Excerpt from Winging It! With Dr. Paul: Forty Tales Your Flight Instructor Never Told You (copyright © 1989 by H. Paul Shuch)
Are you a safe pilot? I've yet to ask that question of any Sunday flier who didn't answer in the affirmative. We all have a high opinion of our flying skills, not because we have egos the size of a C5 (though well we might), but rather because if we didn't honestly consider ourselves safe, we simply wouldn't take to the skies. Contrary to popular belief, few pilots are by nature suicidal.
Yet cautious as we consider ourselves, every one of us occasionally does something inherently unsafe. Generally, we are lucky enough to walk away saying "gee, I'll never do that again!" We tend to learn from our mistakes.
But do others? Only if we share our experiences. And that's where NASA's Aviation Safety Reporting System comes in. Under a veil of total anonymity, you can input those embarrassing moments into a growing data base, the contents of which are available to safety researchers, highlights of which appear in "Callback", a monthly NASA aviation safety newsletter. Reporting forms are free from your local Accident Prevention Counselor (that's me), and NASA even pays the postage!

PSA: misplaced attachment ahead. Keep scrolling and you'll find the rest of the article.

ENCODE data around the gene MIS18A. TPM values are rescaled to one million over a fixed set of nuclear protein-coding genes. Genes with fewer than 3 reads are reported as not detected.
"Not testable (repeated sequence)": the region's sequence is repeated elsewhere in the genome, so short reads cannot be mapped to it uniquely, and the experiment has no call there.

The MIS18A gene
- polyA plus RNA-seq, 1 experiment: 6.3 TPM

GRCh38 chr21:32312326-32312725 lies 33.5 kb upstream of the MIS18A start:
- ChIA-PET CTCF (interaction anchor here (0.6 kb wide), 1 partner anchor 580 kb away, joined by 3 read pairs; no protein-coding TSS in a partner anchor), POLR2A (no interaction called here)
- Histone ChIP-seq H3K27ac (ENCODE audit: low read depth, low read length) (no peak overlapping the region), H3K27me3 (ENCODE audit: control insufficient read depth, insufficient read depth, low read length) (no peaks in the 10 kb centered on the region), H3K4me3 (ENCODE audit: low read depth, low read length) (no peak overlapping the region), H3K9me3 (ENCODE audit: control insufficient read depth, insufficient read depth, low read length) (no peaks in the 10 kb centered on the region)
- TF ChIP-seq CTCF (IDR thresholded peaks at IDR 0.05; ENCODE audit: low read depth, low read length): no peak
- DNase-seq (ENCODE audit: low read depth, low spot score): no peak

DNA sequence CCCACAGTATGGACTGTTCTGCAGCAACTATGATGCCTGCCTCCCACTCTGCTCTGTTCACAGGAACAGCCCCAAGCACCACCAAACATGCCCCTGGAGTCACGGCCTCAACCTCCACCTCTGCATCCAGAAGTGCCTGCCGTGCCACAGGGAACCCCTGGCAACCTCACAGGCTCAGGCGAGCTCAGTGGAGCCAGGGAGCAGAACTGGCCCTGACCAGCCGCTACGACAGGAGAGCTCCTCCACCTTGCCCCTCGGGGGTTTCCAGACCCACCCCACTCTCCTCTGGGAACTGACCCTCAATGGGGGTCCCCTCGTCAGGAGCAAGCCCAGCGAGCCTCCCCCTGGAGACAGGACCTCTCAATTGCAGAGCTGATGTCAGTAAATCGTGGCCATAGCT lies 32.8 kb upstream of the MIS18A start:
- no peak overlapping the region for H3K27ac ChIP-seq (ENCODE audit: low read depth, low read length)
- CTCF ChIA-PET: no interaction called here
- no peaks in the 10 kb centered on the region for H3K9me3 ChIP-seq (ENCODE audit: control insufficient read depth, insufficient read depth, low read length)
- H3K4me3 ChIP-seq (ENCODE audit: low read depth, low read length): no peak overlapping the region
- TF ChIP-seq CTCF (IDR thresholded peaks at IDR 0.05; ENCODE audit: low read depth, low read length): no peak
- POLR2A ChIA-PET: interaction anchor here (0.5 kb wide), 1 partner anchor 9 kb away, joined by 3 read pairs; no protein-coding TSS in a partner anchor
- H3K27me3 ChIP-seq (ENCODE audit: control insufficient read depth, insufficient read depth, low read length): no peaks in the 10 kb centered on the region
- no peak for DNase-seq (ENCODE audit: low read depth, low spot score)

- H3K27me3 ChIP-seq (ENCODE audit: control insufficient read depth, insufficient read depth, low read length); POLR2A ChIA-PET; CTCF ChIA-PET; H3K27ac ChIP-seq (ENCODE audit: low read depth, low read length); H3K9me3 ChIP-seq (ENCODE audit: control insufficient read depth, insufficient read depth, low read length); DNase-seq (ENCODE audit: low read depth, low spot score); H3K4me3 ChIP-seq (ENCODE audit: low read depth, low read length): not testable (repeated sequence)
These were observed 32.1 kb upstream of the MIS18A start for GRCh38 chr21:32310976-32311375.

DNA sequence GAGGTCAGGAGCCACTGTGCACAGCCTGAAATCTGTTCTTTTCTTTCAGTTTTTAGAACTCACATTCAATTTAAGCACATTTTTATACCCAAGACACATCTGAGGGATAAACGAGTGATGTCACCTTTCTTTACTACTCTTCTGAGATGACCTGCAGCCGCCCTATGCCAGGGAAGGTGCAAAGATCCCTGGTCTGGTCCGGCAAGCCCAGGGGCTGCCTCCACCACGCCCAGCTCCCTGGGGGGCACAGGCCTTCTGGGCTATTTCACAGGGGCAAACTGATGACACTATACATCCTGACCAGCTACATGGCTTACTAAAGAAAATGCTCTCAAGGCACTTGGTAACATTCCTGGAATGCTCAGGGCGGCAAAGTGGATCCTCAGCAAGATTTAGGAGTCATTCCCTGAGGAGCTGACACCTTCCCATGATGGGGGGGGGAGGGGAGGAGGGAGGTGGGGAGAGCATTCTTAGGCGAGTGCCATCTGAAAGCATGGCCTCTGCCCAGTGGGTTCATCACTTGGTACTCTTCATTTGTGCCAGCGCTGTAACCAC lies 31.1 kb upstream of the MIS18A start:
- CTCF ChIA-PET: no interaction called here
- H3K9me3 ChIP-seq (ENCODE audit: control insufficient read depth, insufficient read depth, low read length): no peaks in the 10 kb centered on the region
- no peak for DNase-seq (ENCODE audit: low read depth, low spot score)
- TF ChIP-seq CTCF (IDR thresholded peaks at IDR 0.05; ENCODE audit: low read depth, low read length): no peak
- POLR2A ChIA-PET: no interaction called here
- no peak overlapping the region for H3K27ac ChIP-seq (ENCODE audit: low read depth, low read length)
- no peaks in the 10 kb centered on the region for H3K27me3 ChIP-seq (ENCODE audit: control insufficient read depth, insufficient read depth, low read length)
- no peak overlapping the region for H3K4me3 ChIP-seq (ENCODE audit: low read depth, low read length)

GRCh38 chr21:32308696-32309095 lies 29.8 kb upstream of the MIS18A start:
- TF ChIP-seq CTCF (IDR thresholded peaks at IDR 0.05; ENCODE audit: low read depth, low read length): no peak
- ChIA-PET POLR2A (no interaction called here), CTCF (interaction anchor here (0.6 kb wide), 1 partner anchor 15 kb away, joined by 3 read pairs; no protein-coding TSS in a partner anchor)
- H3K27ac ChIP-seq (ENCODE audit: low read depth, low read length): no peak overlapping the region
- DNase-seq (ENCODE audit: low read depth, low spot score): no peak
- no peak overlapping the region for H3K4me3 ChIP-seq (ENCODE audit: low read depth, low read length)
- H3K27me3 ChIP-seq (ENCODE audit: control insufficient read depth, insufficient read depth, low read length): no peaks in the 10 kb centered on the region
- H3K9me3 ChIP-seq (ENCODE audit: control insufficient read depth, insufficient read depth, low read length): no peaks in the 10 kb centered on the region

What should you report to ASRS? Anything you experience which you feel compromises aviation safety. If you did something dumb, or ATC dealt you a cruel blow, or the weather surprised you, or the airplane didn't treat you with all due respect . . . write it up! And if you're worried about implicating yourself in a possible FAR violation, don't be. As an incentive to share your experiences, the FAA even permits limited immunity from enforcement action for those who file ASRS reports in a timely manner. They say that they consider filing the form "indicative of a constructive attitude", and take that into account, as long as the violation doesn't involve (a) criminal action, or (b) an actual accident.
In summary, today's safety tip is: save others the embarrassment of making the same mistake you just made. Write it up!
If you can drive, you can fly!
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This page last updated 1 June 2010
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